On RBG

Examining Ruth Bader Ginsburg’s heroism in the recent documentary

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RBG movie poster. Courtesy Magnolia Pictures.

Betsy West and Julie Cohen’s RBG is a documentary reflecting Ruth Bader Ginsburg’s life. The film depicts a world that promotes the simultaneous possibility of human connection and graceful progress—a world in which even a conservative justice like Antonin Scalia was able to have a profound friendship with Ginsburg, an idea not often entertained in today’s Congress or justice system.

In the film, Sen. Orrin Hatch, who recently endorsed and voted to confirm Brett Kavanaugh to the Supreme Court, expresses his deep respect for Ginsburg and commends her legal work. The Senate Judiciary Committee, of which Hatch is a member, enthusiastically supports Ginsburg’s nomination, even while she claims legal qualifications rooted in an unwavering commitment to gender equality.

Ginsburg dazzles the committee with her confidence; Joe Biden smiles front and center, and a young-looking Dianne Feinstein beams with pride. With overwhelming bipartisan approval, the Senate confirms Ginsburg 96-3.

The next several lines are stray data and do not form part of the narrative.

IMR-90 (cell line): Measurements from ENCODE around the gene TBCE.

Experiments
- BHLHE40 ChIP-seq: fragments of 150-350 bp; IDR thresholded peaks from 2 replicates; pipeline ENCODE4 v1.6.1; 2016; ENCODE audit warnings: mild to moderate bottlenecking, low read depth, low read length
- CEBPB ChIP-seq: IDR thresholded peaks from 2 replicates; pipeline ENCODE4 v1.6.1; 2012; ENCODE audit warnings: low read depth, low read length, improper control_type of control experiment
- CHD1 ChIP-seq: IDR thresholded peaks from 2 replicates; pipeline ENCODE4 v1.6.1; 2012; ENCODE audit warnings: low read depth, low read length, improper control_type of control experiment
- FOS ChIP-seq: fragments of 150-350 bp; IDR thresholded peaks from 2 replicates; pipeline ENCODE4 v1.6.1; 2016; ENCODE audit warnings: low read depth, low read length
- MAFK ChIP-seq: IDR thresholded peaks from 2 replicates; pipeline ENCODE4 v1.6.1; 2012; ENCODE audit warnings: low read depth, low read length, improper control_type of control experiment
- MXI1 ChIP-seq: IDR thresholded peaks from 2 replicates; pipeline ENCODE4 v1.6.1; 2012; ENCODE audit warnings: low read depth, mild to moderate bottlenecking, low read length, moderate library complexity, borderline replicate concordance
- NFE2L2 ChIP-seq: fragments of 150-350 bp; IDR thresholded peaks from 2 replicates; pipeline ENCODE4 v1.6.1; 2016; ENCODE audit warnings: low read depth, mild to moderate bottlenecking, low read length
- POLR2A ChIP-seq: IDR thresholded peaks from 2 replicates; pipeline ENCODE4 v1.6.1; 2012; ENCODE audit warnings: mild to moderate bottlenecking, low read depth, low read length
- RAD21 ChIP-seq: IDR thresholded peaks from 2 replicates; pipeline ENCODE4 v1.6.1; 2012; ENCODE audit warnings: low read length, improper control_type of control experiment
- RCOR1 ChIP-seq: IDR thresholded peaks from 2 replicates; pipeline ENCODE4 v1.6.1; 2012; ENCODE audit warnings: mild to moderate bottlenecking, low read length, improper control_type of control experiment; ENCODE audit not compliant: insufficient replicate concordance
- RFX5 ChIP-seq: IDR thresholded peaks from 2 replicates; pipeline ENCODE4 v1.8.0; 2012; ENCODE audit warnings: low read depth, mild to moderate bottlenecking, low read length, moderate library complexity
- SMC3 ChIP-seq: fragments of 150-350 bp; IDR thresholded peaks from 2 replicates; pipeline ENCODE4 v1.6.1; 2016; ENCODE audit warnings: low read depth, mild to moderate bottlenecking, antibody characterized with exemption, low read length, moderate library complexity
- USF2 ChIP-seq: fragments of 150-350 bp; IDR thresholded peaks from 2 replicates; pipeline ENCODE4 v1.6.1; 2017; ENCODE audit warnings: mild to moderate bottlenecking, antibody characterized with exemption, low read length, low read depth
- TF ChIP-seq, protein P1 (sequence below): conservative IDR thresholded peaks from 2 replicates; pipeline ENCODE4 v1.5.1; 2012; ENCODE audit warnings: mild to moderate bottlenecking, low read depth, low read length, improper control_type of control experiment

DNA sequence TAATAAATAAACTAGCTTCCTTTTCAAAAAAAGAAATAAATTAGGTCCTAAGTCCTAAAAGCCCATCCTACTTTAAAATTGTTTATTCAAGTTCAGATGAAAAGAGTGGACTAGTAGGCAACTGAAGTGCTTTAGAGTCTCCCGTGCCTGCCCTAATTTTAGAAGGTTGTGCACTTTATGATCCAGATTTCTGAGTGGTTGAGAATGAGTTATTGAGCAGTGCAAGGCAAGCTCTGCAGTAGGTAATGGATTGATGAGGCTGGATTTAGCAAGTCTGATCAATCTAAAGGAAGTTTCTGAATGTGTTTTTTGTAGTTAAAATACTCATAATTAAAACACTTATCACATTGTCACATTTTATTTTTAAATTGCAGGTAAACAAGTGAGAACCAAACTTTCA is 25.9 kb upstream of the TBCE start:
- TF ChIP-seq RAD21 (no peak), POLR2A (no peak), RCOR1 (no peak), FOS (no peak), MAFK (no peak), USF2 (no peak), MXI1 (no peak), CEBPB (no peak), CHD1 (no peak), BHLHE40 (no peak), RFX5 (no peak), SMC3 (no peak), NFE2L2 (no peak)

The development and success of this documentary puzzled me. I resisted watching it and avoided the deluge of popular literature based on Ginsburg’s life. She seemed to me like another white Washington bureaucrat whose story reinforced an image of American success long proven to exist for only a small percentage of citizens. As evident even in this laudatory film, Ginsburg has never been a radical feminist like Gloria Steinem or bell hooks, and she will probably never be a ringleader for the #metoo movement or fourth-wave feminism.

Perhaps the problem with my skepticism was that I was looking for this radical other when I should have been thinking about the people who have been fighting the fights we continue to fight for. From many different angles, RBG unabashedly characterizes Ginsburg as a hero, and it won me over despite my distrust of the idea of heroics.

It would be a mistake, however, to interpret RBG as a call for political unity and a restored sense of compromise. This would be cliche and it would be missing context of the movie. It is much better to consider how the 85-year-old Ginsburg fell in her office earlier this month and broke three ribs, then went back to work the following night. Now, more than ever, there is so much work to do.

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